The Sommelier certification system comprises 17 different specifically defined capabilities such as “architect” and “project management,” all relating to the skills required of systems engineers and other types of software engineers. With the goal of networked cyber-physical systems (CPS), we aim to accomplish everything ranging from business and service creation to cultivation of system and requirement definitions, implementation, advanced research, and development support environments, and then define the necessary job roles.
In addition, a Career Planning Desk, staffed with highly experienced members capable of offering valuable advice, has been established to provide wide-ranging career support. A centralized HR information DX platform is also used to store and organize information on the careers and available skills of in-house employees.
Comments Hirose, “I am very grateful that we have been able to bring together HR data in this way through the information platform. This type of digital platform is invaluable for helping us improve our competitive strength as a company, too.”
Doing things because you want to, not because you have to
The recurrent training program is not only for people with software development experience. It’s intended for those without experience as well, providing an opportunity for hardware engineers to switch career paths as well as a good way to start learning the C programming language.
Because automotive software development at DENSO has focused primarily on embedded-type software in the past, trainees spend about three months learning the fundamentals of embedded software development using CPU boards, as well as waterfall-model development and agile development processes, in order to get an understanding of operations overall. After this, they engage in programming work under the guidance of experienced personnel, taking about three years to gain the experience necessary to stand on their own as programmers. In addition to this career-change training program, there is a wide range of training options for skills in other fields.
Additionally, DENSO holds coding contests to raise motivation in programming and give employees more firsthand experience with software. These are carried out as part of software engineer interpersonal exchange events and consist of competitions to come up with solutions to programming problems. These competitions have been improved by introducing multiple categories rather than restricting them to specific programming languages, thus enabling beginners to join in more easily.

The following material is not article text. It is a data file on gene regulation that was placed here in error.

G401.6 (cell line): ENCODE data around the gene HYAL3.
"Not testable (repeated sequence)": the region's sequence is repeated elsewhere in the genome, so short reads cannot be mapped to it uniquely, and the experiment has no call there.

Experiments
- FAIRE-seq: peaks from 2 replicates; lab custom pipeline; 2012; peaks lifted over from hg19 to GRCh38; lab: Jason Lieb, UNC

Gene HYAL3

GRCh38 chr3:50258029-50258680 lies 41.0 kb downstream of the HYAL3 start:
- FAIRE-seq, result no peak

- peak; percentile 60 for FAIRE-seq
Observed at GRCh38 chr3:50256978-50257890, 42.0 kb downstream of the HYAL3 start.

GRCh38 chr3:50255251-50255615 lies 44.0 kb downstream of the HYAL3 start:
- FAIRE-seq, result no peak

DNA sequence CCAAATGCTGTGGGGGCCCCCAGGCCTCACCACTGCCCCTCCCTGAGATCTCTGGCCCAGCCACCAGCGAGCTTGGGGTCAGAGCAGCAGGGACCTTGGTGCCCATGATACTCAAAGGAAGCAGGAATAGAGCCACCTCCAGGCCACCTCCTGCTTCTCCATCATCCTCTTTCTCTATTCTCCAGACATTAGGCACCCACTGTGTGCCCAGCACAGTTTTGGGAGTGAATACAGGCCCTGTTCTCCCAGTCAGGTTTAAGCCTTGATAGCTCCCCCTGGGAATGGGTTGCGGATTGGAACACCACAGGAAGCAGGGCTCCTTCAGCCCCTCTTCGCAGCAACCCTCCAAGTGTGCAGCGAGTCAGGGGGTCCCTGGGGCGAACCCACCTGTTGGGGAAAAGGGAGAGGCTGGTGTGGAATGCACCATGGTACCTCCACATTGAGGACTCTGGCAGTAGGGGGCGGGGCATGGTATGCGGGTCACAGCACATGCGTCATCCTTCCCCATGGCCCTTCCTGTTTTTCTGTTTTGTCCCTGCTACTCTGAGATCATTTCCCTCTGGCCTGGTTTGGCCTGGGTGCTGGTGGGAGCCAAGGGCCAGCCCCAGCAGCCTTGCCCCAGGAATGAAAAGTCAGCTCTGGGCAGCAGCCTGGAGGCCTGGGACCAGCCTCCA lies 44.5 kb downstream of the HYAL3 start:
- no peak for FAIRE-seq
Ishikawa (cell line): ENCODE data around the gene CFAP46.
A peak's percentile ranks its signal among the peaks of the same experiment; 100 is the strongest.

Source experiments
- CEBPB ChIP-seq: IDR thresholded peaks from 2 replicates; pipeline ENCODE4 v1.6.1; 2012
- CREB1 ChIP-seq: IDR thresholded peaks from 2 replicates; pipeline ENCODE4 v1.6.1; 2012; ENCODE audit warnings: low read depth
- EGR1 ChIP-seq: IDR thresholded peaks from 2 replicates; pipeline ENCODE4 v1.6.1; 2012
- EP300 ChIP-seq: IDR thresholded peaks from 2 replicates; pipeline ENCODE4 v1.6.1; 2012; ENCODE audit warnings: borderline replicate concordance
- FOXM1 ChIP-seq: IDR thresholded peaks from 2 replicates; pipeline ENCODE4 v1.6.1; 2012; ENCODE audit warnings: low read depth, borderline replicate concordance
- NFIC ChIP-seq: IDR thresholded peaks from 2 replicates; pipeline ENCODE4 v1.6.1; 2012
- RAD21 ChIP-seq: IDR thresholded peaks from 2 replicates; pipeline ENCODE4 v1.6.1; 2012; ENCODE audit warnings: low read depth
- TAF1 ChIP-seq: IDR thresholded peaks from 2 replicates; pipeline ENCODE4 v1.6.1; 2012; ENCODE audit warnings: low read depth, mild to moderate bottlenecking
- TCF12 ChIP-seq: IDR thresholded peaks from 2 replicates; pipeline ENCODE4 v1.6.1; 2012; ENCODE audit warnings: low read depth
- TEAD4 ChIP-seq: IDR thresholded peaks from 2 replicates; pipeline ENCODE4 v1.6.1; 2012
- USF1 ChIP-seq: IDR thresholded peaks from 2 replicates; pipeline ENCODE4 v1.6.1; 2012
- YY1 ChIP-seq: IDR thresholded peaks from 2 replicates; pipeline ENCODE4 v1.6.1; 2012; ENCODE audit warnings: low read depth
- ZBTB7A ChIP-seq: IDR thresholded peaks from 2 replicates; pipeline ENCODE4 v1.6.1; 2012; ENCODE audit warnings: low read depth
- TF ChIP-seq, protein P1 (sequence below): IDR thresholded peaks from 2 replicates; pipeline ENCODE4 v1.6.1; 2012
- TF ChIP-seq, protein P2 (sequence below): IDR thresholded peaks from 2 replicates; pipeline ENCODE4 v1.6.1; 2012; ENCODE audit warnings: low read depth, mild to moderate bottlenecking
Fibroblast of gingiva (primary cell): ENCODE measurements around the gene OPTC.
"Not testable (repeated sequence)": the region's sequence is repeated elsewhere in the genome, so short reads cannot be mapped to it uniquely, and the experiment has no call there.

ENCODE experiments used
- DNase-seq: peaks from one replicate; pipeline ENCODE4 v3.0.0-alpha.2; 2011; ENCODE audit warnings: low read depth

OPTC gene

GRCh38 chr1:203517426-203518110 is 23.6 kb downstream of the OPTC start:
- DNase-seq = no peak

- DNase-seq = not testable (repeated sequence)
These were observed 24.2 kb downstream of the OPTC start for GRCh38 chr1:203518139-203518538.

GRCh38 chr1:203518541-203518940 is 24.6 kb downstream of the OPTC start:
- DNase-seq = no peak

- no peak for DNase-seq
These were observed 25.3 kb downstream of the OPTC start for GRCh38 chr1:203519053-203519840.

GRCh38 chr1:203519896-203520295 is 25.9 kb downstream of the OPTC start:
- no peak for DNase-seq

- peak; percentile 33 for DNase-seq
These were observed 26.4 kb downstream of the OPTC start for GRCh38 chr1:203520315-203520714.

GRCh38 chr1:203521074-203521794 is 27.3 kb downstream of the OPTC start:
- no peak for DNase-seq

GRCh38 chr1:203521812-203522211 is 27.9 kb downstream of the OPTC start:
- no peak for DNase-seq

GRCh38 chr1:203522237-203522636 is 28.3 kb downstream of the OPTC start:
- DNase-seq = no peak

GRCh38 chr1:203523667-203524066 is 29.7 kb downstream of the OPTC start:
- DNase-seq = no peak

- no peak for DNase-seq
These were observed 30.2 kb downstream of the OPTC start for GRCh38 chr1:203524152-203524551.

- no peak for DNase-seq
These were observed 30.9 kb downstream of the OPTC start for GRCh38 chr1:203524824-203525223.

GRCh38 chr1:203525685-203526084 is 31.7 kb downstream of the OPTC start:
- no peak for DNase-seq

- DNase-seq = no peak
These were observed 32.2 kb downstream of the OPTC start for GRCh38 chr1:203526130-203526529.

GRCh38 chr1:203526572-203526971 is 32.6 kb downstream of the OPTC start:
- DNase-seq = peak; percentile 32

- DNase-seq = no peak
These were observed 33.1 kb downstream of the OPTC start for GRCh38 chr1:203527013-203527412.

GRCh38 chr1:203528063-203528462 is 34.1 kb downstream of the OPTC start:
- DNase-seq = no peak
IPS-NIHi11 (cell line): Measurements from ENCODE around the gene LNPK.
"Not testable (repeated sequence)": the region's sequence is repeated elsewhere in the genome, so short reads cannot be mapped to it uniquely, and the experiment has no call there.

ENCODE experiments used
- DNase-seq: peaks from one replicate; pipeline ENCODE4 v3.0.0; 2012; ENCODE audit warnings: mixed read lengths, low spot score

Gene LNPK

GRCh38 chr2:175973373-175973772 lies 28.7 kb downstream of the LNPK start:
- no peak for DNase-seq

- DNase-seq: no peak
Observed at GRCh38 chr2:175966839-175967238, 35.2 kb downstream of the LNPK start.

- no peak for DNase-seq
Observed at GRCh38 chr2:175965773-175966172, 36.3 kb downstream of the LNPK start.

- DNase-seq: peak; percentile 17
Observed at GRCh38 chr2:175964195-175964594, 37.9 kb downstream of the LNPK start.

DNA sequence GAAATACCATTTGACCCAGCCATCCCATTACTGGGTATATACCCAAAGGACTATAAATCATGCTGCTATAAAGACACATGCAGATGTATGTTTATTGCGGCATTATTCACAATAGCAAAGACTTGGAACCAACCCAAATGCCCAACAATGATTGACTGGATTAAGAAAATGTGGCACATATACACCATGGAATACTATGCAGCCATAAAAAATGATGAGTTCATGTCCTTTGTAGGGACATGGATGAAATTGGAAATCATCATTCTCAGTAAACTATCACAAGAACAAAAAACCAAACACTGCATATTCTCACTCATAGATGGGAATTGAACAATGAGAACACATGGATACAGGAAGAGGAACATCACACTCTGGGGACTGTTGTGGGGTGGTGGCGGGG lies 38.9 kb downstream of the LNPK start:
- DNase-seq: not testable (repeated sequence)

In response to Covid-19 restrictions, event formats have been tweaked and competitions held remotely, resulting in a fourfold increase in participants for FY2020.
There are also “cloud contests,” which are fun and lighthearted events that inspire greater enthusiasm in employees and promote independent learning. During these contests hosted by Amazon Web Services (AWS), participants compete to achieve the quickest responses to cloud system malfunctions, and in FY2020 DENSO employees took part for the first time. A total of 230 employees participated, including the chief technology officer (CTO) and CSwO, and some won prizes.
Doing things because you want to, not because you were ordered to, leads to greater growth,” explains Hirose. “That’s why it’s important to inspire employees to approach things in a more playful, lighthearted way. We encourage greater awareness of individual career paths in each employee and proactive career building. Management does not simply complete the tasks set before them; instead, they provide support for employees in order to promote positive, forward-looking career building. This style is increasingly becoming the norm in DENSO’s corporate culture.”
CIP support for growth among one thousand engineers by 2025
“By completing the CIP, we have laid the foundations for growth and support, and by making good use of this program we expect to see increasingly impressive results,” says Yano. “More than 100 engineers have already taken part in CIP training, and some of them have changed the course of their career to focus on software-related business. By promoting further career changes and through outside hires, we aim to help approximately 1,000 people grow as software engineers [through this program] by 2025. We have now laid the groundwork necessary for accomplishing this task.”
DENSO’s 2025 goal is to improve software development capabilities throughout the DENSO group companies' wide organization as a whole and achieve software-centered competitive advantages while laying the foundations for continual growth. To this end, they are laying the groundwork by prioritizing innovating change centering on the five main business-strategy pillars of business, organization, technologies, human resources, and workplace culture, which together form the core of the Company’s overall management strategy.
With a near-future FY2022 target, DENSO is introducing systems, expanding their utilization, and also working to improve software development throughout the entire Group and other countries around the globe.